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Hope, New Year, and Black-Eyed Peas



January 1, 2021


As any Southerner, the week before New Year’s, I start thinking about cooking black-eyed peas for luck and cabbage to ensure financial health and money. Now that I live in the West, I think about this traditional menu weeks before the holiday as fresh dried black-eyed peas can in fact be difficult to find locally. I ordered Camellia brand (the best) once online but I do try to support my local grocery stores, and I start looking early. But not too early as dried legumes can be a challenge to cook in the arid West as it is, much less if they have been on the shelf or in a warehouse for a while.


This year as we dance into 2021 (mostly alone of course while we isolate socially because of the historic pandemic, the first in a century), I think we are all banking on hope, luck, and better finances as we say goodbye to 2020, one of the most difficult years globally in our lifetimes. Because of this, I am more grateful than ever for this tradition.


This year I started on New Year’s Eve soaking the peas for eight hours to hopefully ensure their becoming soft enough in a reasonable amount of cooking time. This is one secret, no matter where you live, for soft and flavorful peas. Here is how I did it:


Black-eyed Peas


Near the end of soaking a one-pound package of peas for 6-8 hours (or overnight), sauté ½ - 1 whole onion (depending on size and your taste), along with ½-1 green bell pepper. You can also add some yellow and red peppers and even a finely chopped carrot or two if you have them.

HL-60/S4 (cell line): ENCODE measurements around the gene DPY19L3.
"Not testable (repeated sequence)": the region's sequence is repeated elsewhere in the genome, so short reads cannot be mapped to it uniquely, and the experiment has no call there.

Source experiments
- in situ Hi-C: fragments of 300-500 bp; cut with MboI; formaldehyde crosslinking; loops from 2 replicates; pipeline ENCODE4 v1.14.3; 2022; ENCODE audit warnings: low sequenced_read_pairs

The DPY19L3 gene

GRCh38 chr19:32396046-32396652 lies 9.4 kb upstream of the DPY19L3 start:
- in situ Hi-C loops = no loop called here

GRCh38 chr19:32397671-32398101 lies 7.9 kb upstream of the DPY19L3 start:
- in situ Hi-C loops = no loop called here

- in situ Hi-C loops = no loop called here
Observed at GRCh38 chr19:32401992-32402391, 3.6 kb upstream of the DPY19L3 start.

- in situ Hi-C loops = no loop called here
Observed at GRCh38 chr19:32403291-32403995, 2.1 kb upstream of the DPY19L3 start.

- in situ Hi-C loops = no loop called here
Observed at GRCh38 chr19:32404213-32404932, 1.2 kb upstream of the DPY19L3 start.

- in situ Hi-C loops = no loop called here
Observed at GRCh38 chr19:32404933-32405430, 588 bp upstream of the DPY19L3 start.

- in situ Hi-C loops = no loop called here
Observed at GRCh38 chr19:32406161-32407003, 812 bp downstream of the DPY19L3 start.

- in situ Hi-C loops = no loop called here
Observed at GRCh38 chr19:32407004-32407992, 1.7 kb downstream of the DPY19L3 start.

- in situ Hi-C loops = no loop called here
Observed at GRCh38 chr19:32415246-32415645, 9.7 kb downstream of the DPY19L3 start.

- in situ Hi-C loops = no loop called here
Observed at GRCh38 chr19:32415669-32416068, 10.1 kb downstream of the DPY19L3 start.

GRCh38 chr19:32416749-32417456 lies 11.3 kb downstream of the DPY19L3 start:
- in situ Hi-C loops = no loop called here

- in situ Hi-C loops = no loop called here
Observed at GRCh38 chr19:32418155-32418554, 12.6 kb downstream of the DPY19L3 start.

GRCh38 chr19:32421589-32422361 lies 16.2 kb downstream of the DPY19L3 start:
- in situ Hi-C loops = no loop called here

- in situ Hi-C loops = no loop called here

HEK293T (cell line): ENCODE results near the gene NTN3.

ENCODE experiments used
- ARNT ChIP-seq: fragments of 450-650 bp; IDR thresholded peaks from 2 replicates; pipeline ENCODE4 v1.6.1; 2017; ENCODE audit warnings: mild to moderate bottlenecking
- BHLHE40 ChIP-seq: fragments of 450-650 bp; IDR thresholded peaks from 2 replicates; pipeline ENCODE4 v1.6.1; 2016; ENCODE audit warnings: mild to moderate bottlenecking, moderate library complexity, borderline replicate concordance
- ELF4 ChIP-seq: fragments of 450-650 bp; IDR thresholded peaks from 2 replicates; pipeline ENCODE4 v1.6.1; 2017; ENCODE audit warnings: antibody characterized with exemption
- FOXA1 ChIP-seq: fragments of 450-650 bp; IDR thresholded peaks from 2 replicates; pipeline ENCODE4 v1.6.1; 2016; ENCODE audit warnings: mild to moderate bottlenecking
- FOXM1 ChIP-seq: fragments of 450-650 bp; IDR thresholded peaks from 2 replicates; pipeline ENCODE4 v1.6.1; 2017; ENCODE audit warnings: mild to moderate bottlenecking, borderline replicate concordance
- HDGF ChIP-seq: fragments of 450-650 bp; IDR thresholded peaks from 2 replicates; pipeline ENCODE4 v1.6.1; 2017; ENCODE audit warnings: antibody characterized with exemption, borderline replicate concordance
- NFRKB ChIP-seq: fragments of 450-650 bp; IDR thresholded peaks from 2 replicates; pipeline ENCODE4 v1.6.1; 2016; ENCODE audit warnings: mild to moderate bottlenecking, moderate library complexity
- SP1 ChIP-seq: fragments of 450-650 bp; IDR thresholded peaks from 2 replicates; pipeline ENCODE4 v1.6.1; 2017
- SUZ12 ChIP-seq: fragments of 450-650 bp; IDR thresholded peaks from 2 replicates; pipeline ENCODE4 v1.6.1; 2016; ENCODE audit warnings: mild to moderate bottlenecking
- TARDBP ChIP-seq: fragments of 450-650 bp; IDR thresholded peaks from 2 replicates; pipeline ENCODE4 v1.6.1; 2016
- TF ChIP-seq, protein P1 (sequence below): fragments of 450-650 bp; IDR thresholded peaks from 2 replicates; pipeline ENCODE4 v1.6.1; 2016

As the onions and peppers become clear, add ½ can of rotel tomatoes with green chilis then at least 32 ounces of chicken stock or water. Add more liquid for a soupier dish. Add salt and pepper and other seasonings liberally, bring almost to a boil then turn down to simmer, cover, and cook until done. If you are doing this the day before like I did, you can simmer for just a few minutes, turn off the heat, let the pot cool, and refrigerate overnight on New Year’s Eve. Then on New Year’s Day, take them out of the fridge earlyish and simmer for a couple of hours. I always add a ham bone from one of the ham specialty stores as well as some sausage, usually Polska Kielbasa sliced, or in cut into three-inch links. I also throw a few ribbons of cut cabbage or other greens into the pot. Vegetarians can omit the ham and sausage, substituting herbs de provence and other seasonings of choice.


Meanwhile I start the cabbage. I attribute this recipe to my late dear friend Catsy Page who always made this unique and tasty dish in days long ago when our “horsey set” would gather at her house in Metairie, a New Orleans neighborhood, for a festive holiday meal after jumping lessons at Jack Rockwell’s Rivendell Farm.


New Year’s Cabbage


Sauté one julienned onion in about 1/3 stick butter in a large stock pot. Add one chopped apple and when these two ingredients are soft, sprinkle with about a tablespoon of brown sugar. Fill the pot with one cabbage sliced into long strips, sprinkle liberally with pepper and a bit more brown sugar, pats of butter and salt. Add a couple cups of water, cover, and simmer until done. The cabbage should be soft but not overcooked. I “borrow” the ham bone from the black-eyed peas and add it to the cabbage pot but again, this dish is good without it for vegetarians.


Serve the peas and cabbage in a bowl like soup or separately with the peas ladled over a scoop of rice. A traditional and yummy side is corn bread, especially cheesy corn bread with green chilis.


Black-eyed peas and cabbage are excellent sources of fiber, calcium, magnesium and a variety of vitamins like A, K, and C.


New Year’s 2021 has come and gone but black-eyed peas and cabbage are delicious any time and I, for one, have plenty in my freezer. 2020 and its darkness and difficulties may be in our rearview mirror but the pandemic and its ramifications are not over. We need all the luck and money and health we can muster.